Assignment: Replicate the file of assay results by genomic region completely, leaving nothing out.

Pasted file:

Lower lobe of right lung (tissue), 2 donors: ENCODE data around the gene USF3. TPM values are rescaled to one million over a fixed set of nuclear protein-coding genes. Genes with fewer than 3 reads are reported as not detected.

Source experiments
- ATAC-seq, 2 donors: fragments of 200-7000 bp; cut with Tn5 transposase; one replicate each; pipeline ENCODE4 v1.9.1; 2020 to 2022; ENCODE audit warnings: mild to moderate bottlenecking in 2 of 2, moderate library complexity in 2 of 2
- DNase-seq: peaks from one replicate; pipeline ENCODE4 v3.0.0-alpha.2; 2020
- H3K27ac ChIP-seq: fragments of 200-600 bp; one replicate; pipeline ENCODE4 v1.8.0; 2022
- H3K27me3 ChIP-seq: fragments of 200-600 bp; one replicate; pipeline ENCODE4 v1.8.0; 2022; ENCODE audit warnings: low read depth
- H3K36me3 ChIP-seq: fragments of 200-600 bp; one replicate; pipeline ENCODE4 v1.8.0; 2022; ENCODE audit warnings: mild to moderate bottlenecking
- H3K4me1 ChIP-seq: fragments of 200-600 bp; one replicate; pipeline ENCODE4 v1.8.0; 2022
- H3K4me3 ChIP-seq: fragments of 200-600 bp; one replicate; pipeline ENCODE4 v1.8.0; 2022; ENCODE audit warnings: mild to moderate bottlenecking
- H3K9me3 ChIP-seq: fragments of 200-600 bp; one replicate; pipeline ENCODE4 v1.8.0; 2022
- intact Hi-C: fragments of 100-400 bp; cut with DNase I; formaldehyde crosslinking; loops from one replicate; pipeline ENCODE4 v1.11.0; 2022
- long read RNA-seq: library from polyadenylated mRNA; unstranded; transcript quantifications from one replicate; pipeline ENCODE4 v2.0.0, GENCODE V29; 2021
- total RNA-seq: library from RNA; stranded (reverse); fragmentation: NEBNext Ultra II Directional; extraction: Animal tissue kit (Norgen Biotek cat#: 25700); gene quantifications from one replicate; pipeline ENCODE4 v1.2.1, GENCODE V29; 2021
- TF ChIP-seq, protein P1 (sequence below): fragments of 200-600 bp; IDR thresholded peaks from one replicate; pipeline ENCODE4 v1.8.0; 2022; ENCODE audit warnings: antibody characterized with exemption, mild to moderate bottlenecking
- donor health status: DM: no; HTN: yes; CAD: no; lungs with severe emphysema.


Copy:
Lower lobe of right lung (tissue), 2 donors: ENCODE data around the gene USF3. TPM values are rescaled to one million over a fixed set of nuclear protein-coding genes. Genes with fewer than 3 reads are reported as not detected.

Source experiments
- ATAC-seq, 2 donors: fragments of 200-7000 bp; cut with Tn5 transposase; one replicate each; pipeline ENCODE4 v1.9.1; 2020 to 2022; ENCODE audit warnings: mild to moderate bottlenecking in 2 of 2, moderate library complexity in 2 of 2
- DNase-seq: peaks from one replicate; pipeline ENCODE4 v3.0.0-alpha.2; 2020
- H3K27ac ChIP-seq: fragments of 200-600 bp; one replicate; pipeline ENCODE4 v1.8.0; 2022
- H3K27me3 ChIP-seq: fragments of 200-600 bp; one replicate; pipeline ENCODE4 v1.8.0; 2022; ENCODE audit warnings: low read depth
- H3K36me3 ChIP-seq: fragments of 200-600 bp; one replicate; pipeline ENCODE4 v1.8.0; 2022; ENCODE audit warnings: mild to moderate bottlenecking
- H3K4me1 ChIP-seq: fragments of 200-600 bp; one replicate; pipeline ENCODE4 v1.8.0; 2022
- H3K4me3 ChIP-seq: fragments of 200-600 bp; one replicate; pipeline ENCODE4 v1.8.0; 2022; ENCODE audit warnings: mild to moderate bottlenecking
- H3K9me3 ChIP-seq: fragments of 200-600 bp; one replicate; pipeline ENCODE4 v1.8.0; 2022
- intact Hi-C: fragments of 100-400 bp; cut with DNase I; formaldehyde crosslinking; loops from one replicate; pipeline ENCODE4 v1.11.0; 2022
- long read RNA-seq: library from polyadenylated mRNA; unstranded; transcript quantifications from one replicate; pipeline ENCODE4 v2.0.0, GENCODE V29; 2021
- total RNA-seq: library from RNA; stranded (reverse); fragmentation: NEBNext Ultra II Directional; extraction: Animal tissue kit (Norgen Biotek cat#: 25700); gene quantifications from one replicate; pipeline ENCODE4 v1.2.1, GENCODE V29; 2021
- TF ChIP-seq, protein P1 (sequence below): fragments of 200-600 bp; IDR thresholded peaks from one replicate; pipeline ENCODE4 v1.8.0; 2022; ENCODE audit warnings: antibody characterized with exemption, mild to moderate bottlenecking
- donor health status: DM: no; HTN: yes; CAD: no; lungs with severe emphysema.